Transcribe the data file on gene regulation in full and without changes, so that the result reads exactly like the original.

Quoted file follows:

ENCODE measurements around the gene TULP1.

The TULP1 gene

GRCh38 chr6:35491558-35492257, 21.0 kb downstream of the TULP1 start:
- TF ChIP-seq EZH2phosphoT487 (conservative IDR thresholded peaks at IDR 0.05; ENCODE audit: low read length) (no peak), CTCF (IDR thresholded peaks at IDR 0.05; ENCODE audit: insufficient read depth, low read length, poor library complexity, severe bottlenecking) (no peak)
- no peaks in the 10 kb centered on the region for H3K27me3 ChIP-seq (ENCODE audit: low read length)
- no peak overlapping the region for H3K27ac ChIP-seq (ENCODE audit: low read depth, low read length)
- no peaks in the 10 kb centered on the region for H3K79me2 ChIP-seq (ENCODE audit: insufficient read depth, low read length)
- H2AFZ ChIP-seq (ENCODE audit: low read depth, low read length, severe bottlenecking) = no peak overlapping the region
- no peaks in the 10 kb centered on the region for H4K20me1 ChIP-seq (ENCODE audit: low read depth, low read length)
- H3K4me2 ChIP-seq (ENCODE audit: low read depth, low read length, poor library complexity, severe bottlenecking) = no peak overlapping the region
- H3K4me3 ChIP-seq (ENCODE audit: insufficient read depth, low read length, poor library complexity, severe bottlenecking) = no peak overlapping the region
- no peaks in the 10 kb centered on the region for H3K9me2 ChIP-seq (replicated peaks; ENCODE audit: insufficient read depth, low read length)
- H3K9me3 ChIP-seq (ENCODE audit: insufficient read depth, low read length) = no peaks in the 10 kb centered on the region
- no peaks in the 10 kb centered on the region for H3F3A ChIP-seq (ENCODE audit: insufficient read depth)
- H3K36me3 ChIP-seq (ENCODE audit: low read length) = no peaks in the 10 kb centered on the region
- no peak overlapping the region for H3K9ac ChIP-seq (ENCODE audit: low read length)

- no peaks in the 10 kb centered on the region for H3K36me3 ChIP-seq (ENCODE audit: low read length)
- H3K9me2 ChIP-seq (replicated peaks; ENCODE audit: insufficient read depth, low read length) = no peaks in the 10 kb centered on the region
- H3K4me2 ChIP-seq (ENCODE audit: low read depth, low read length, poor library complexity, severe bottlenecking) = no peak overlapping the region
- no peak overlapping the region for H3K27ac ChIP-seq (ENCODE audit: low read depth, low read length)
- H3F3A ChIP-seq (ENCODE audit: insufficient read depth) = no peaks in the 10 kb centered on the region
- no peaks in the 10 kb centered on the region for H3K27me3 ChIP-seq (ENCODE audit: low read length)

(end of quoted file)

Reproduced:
ENCODE measurements around the gene TULP1.

The TULP1 gene

GRCh38 chr6:35491558-35492257, 21.0 kb downstream of the TULP1 start:
- TF ChIP-seq EZH2phosphoT487 (conservative IDR thresholded peaks at IDR 0.05; ENCODE audit: low read length) (no peak), CTCF (IDR thresholded peaks at IDR 0.05; ENCODE audit: insufficient read depth, low read length, poor library complexity, severe bottlenecking) (no peak)
- no peaks in the 10 kb centered on the region for H3K27me3 ChIP-seq (ENCODE audit: low read length)
- no peak overlapping the region for H3K27ac ChIP-seq (ENCODE audit: low read depth, low read length)
- no peaks in the 10 kb centered on the region for H3K79me2 ChIP-seq (ENCODE audit: insufficient read depth, low read length)
- H2AFZ ChIP-seq (ENCODE audit: low read depth, low read length, severe bottlenecking) = no peak overlapping the region
- no peaks in the 10 kb centered on the region for H4K20me1 ChIP-seq (ENCODE audit: low read depth, low read length)
- H3K4me2 ChIP-seq (ENCODE audit: low read depth, low read length, poor library complexity, severe bottlenecking) = no peak overlapping the region
- H3K4me3 ChIP-seq (ENCODE audit: insufficient read depth, low read length, poor library complexity, severe bottlenecking) = no peak overlapping the region
- no peaks in the 10 kb centered on the region for H3K9me2 ChIP-seq (replicated peaks; ENCODE audit: insufficient read depth, low read length)
- H3K9me3 ChIP-seq (ENCODE audit: insufficient read depth, low read length) = no peaks in the 10 kb centered on the region
- no peaks in the 10 kb centered on the region for H3F3A ChIP-seq (ENCODE audit: insufficient read depth)
- H3K36me3 ChIP-seq (ENCODE audit: low read length) = no peaks in the 10 kb centered on the region
- no peak overlapping the region for H3K9ac ChIP-seq (ENCODE audit: low read length)

- no peaks in the 10 kb centered on the region for H3K36me3 ChIP-seq (ENCODE audit: low read length)
- H3K9me2 ChIP-seq (replicated peaks; ENCODE audit: insufficient read depth, low read length) = no peaks in the 10 kb centered on the region
- H3K4me2 ChIP-seq (ENCODE audit: low read depth, low read length, poor library complexity, severe bottlenecking) = no peak overlapping the region
- no peak overlapping the region for H3K27ac ChIP-seq (ENCODE audit: low read depth, low read length)
- H3F3A ChIP-seq (ENCODE audit: insufficient read depth) = no peaks in the 10 kb centered on the region
- no peaks in the 10 kb centered on the region for H3K27me3 ChIP-seq (ENCODE audit: low read length)